Caroline Dezen, a parent of a 2013 graduating senior stated, “One would think Drew University would want their students to feel appreciated after four years of dedication and commitment to the University. How do they expect alumni donations (and parental donations) down the road if they don’t offer gratitude towards the University’s seniors? Leaving a bad taste in the mouth of a graduate may be penny wise, but it’s definitely pound foolish.”
Mallory Mortillaro (’13), who finished her course work in December but planned to return to Drew from her full-time job for Senior Week, said that after seeing the e-mail about the week’s events, she no longer has interest. “I decided that I would really rather not use a day off to have a Tolley/Brown picnic. Instead I’m using those days to go to my boyfriend’s Senior Week at Johns Hopkins because they actually have some really awesome things planned, and make it so that every member of the graduating class is allowed to bring a date to all of the events.”
“I was looking forward to doing something like a dinner cruise or a Six Flags trip with my friends before graduation and was pretty disappointed that Drew isn’t doing anything like that this year,” Mortillaro said.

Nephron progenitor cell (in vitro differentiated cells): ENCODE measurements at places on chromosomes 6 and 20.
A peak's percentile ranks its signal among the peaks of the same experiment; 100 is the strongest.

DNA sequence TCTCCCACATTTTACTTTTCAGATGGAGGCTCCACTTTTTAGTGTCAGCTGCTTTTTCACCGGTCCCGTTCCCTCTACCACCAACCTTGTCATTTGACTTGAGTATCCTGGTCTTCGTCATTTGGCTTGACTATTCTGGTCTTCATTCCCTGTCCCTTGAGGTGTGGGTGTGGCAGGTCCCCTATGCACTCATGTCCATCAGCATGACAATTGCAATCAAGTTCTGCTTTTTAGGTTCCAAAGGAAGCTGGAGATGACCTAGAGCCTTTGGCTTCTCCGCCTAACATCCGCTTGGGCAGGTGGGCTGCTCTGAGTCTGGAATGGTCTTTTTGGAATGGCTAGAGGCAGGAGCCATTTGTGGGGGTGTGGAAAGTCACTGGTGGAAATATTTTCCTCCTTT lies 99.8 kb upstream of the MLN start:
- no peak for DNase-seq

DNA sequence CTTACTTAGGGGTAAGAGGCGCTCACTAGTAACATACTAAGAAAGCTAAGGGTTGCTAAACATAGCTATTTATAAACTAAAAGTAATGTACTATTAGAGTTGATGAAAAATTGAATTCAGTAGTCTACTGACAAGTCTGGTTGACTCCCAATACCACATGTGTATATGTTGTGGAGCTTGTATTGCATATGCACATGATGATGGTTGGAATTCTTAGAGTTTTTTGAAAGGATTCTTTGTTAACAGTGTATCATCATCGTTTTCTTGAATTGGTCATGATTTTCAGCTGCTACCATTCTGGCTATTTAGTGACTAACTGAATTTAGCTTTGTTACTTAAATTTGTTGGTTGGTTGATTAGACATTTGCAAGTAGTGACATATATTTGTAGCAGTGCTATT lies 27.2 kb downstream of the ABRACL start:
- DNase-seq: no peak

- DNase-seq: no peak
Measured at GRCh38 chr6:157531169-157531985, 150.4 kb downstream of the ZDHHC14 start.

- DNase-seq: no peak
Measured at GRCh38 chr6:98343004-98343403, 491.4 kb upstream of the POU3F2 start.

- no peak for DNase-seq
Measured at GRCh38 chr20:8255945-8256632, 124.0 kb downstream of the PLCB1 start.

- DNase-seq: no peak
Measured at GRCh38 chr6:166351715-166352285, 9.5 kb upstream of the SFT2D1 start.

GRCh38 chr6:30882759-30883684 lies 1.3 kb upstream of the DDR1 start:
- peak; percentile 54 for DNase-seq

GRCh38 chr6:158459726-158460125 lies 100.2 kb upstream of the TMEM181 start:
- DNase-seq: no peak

Regardless of what students and parents are thinking right now, Hoffman assures that the week, especially the Thursday BBQ, will be a week and a day for the seniors to remember forever.
“I’ve talked to a lot of people about this,” she said. “And yes, while their first reaction when they hear that there are no off-campus trips is not positive, once I explain our goals, they agree that this is the way to go. It’s going to be so neat having everyone together on campus, having fun, doing what we love to do during Senior Week!
“It’s going to be a great day, and I know that people will be happy to all be together, eat/drink for free, and to enjoy one of their last days on campus,” Hoffman concluded.